Growing the domestic supply of NHS staff is crucial in ensuring a sustainable clinical workforce. This has been long recognised but progress in recent years has been patchy. It is therefore welcome news – especially against a gloomy landscape – that recent figures on student intakes and training fill-rates suggest the pipeline of new staff is improving.
But in this blog – which draws on our NHS staffing tracker – we caution against complacency. Certainly some challenges still need overcoming, not least around inequalities and the effect that Covid-19 is having on training.
Rising numbers in clinical education and training posts
There has been an increase in university applications and numbers starting training for clinical roles, with nursing being one such example. For this latest intake (2020/21), there were 11,000 more nursing applications than in 2019/20, and the number of placed applicants increased by over a quarter (28%) to the highest level since reporting began in 2010/11.
On top of this, nursing degree apprenticeships have doubled and 3,400 people started nursing associate apprenticeships over the same period (albeit they still fell short of the ambition of 7,500 new nursing associates by March this year). As noted in our recent report on mental health nursing, the announcement of additional funding for employers for both new and existing apprenticeships – intended to support the intake of up to 2,000 apprentices every year over the next four years – is likely to make apprenticeships a more viable route for employers.
There was already an intention to boost medical school places for 2019/20 by 1,500 from 2018/19. But due to the chaos surrounding this year’s A-level results day, the government agreed to lift the cap on medical courses for the 2020/21 intake, which saw the highest number of students placed to study medicine to date (see chart).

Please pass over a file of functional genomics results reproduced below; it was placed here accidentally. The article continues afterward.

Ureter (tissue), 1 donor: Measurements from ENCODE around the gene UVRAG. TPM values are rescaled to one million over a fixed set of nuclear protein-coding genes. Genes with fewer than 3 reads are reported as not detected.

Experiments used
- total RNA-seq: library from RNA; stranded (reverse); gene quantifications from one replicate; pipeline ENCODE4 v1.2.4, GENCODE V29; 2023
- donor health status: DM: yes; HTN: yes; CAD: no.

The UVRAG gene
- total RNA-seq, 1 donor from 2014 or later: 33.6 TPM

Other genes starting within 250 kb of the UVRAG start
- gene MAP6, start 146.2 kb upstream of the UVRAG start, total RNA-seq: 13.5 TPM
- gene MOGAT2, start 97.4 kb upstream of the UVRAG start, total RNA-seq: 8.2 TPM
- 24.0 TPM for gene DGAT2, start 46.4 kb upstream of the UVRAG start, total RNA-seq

Further along the medical training path, the proportion of medical specialty training places that are filled has also increased from 2018 to 2020. This increased uptake of training posts by those junior doctors that have completed their early (foundation) years is particularly notable for psychiatry (up by 20 percentage points) and paediatric medicine (up by 15 percentage points), although medical practitioners remain on the Migration Advisory Committee’s shortage occupation list.
Clinical education in a time of Covid
Getting people to join training routes is not in itself sufficient, and there are ongoing challenges to ensure a high proportion complete their course and join the NHS.
Considering that attending university is costly, students rightly expect a supportive and enjoyable educational experience. Covid-19 has already affected university education, with staff having to reshape how teaching is delivered by, for example, moving from face-to-face contact time to a more blended approach of online lectures and classes that students physically attend. And the GMC’s latest annual training survey results show that the pandemic has significantly disrupted the provision of formal medical training.